cloth he made. Her sons, John and Francis, sought a wider field for
the fortune their father left, but did not forget to erect a monument
to their mother's industry.

When I first investigated the labor of woman, I was told that the
great manufacturing interest, represented by the button factories at
Easthampton, Mass., had its origin in the persevering industry of a
woman. Last summer I went personally to see the factories and their
proprietor, and it was a pleasant surprise to find the woman of whom I
had heard still living. Samuel Williston told me that he did not
usually gratify the curiosity of his visitors, but added that if I
thought it would be any stimulus to the industry of other women, he
should be glad to tell me the story. About forty years ago he had been
an unsuccessful speculator in Merino sheep, and his wife strained
every nerve to help her family. On going one day to the country store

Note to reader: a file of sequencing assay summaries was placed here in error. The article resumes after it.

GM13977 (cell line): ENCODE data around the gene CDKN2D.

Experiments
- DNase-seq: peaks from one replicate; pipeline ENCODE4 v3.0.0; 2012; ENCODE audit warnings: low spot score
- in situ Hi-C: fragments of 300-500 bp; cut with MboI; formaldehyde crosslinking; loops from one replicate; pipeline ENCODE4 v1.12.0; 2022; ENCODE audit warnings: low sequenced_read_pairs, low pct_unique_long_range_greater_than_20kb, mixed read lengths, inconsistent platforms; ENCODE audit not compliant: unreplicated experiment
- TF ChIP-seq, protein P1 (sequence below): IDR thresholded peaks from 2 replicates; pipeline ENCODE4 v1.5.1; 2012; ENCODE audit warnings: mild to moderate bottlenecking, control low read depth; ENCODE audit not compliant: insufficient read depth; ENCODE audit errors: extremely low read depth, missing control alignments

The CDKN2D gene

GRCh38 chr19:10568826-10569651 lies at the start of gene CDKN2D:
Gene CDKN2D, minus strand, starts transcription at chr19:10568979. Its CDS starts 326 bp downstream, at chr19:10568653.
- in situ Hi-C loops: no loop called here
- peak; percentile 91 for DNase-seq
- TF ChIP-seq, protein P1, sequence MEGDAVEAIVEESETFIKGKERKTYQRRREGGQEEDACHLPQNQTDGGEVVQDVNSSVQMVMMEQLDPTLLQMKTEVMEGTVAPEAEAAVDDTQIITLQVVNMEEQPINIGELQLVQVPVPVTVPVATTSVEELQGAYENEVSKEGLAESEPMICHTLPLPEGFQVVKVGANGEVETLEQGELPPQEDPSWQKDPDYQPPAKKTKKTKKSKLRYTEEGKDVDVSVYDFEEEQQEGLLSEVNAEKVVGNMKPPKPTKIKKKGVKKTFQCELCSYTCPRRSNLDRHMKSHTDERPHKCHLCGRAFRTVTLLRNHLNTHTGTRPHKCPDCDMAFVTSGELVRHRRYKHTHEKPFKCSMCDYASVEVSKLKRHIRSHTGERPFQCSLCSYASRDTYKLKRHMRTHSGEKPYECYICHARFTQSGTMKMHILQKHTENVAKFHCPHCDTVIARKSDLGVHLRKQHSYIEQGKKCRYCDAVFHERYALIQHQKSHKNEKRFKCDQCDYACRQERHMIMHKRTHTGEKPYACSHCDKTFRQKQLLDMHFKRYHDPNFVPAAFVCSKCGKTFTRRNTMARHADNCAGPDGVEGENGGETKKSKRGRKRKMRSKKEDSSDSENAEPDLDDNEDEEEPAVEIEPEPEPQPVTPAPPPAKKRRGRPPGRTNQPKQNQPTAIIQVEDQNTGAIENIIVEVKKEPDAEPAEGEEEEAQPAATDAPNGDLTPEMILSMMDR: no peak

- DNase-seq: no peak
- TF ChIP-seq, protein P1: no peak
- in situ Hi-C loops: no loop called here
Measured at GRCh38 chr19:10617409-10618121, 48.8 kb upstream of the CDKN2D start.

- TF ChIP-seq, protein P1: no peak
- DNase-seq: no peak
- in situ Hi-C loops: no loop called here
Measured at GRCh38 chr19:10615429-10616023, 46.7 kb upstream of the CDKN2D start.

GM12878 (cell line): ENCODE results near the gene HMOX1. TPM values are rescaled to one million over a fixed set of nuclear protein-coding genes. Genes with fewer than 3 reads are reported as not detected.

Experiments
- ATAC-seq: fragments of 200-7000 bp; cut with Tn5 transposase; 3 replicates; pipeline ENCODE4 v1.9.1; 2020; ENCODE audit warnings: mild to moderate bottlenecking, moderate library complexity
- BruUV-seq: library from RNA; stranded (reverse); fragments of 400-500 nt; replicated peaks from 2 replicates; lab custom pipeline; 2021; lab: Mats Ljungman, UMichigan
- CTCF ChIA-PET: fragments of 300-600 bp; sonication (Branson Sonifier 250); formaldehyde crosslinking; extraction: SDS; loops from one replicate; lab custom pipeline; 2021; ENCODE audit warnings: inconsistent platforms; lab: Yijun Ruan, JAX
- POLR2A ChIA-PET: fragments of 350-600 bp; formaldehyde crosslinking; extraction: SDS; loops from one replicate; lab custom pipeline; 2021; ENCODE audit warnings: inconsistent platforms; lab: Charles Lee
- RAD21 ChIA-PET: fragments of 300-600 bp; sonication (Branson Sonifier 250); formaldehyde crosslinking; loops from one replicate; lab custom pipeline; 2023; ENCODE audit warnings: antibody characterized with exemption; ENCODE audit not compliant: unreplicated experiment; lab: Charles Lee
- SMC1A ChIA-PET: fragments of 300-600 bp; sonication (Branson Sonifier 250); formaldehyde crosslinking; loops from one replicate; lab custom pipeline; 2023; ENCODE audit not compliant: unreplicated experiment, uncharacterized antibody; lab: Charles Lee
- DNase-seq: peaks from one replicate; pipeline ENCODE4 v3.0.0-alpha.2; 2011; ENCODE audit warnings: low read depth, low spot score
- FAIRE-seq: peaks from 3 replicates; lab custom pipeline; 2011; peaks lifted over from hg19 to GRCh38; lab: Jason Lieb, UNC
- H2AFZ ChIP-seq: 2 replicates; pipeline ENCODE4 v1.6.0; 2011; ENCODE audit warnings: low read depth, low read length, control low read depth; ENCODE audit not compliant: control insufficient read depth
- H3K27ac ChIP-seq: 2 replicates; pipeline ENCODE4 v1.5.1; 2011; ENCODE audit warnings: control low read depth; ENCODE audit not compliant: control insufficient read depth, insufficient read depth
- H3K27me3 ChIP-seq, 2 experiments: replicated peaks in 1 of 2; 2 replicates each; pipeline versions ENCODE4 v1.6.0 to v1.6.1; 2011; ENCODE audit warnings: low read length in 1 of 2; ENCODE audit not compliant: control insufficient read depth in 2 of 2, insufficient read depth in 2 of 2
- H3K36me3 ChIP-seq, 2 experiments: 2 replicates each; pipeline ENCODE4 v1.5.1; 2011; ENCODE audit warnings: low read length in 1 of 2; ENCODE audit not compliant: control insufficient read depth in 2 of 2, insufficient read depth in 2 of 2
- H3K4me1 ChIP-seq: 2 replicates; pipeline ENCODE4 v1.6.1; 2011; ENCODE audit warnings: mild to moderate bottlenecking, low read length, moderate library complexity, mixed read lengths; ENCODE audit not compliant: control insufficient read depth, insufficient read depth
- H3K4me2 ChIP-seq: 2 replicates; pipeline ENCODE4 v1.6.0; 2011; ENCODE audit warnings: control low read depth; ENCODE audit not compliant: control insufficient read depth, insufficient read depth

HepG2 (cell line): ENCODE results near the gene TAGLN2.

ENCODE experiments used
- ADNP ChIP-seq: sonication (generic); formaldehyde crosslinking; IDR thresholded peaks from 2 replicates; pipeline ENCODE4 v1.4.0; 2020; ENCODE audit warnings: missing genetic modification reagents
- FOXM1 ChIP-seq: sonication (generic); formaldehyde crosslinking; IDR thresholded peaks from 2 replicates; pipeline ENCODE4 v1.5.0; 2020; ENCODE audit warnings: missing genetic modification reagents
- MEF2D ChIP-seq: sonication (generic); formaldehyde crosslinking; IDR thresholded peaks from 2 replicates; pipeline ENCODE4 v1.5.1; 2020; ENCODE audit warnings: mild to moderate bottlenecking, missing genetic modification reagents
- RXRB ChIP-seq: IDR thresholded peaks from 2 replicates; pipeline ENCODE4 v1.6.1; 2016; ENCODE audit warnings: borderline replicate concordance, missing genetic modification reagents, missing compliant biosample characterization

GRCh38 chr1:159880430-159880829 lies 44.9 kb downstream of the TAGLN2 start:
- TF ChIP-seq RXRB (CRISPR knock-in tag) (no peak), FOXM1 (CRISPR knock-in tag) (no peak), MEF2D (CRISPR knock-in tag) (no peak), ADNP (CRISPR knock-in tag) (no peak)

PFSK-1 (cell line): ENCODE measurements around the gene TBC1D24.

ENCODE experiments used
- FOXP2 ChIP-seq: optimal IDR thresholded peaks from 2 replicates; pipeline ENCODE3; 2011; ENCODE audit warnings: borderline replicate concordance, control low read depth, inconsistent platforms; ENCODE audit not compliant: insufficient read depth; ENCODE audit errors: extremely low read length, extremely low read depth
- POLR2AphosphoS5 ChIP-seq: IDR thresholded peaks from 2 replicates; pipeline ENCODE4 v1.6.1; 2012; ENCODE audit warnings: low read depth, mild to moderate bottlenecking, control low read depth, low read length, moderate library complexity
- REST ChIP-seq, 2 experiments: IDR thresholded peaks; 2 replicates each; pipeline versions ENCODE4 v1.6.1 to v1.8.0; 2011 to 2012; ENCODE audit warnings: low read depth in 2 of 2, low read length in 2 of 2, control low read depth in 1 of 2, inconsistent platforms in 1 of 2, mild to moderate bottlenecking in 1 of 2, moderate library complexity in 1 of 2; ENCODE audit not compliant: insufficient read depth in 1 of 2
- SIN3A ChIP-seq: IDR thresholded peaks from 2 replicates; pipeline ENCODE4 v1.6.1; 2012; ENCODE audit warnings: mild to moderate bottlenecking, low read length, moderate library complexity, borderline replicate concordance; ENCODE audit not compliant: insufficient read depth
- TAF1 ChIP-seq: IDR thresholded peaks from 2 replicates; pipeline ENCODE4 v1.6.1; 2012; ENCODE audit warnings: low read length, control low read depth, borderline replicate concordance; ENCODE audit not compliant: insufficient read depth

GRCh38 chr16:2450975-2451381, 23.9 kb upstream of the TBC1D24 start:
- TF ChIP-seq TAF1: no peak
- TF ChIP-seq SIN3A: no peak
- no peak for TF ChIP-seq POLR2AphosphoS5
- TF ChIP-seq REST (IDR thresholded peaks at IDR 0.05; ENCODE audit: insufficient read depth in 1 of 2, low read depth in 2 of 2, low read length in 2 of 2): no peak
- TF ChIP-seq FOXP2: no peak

for a supply of knitting, she expressed so much disappointment on
being told that there was none for her, that a tailor in the
establishment asked her if she would cover some buttons for him. She
soon found that certain kinds of buttons were in steady demand. They
were then made wholly by hand. She provided herself with materials,
took the farmers' daughters for apprentices, and her husband went to
Boston, Hartford, and New York to solicit orders. From this small
beginning arose one of the most lucrative industries of Massachusetts.

About a year since Eliza W. Farnham laid down her weary head. I did
not know her, nor did I sympathize in her theories. They were
sustained by her imagination rather than her reason; by her impulses
rather than any practical judgment. No moral superiority can justly be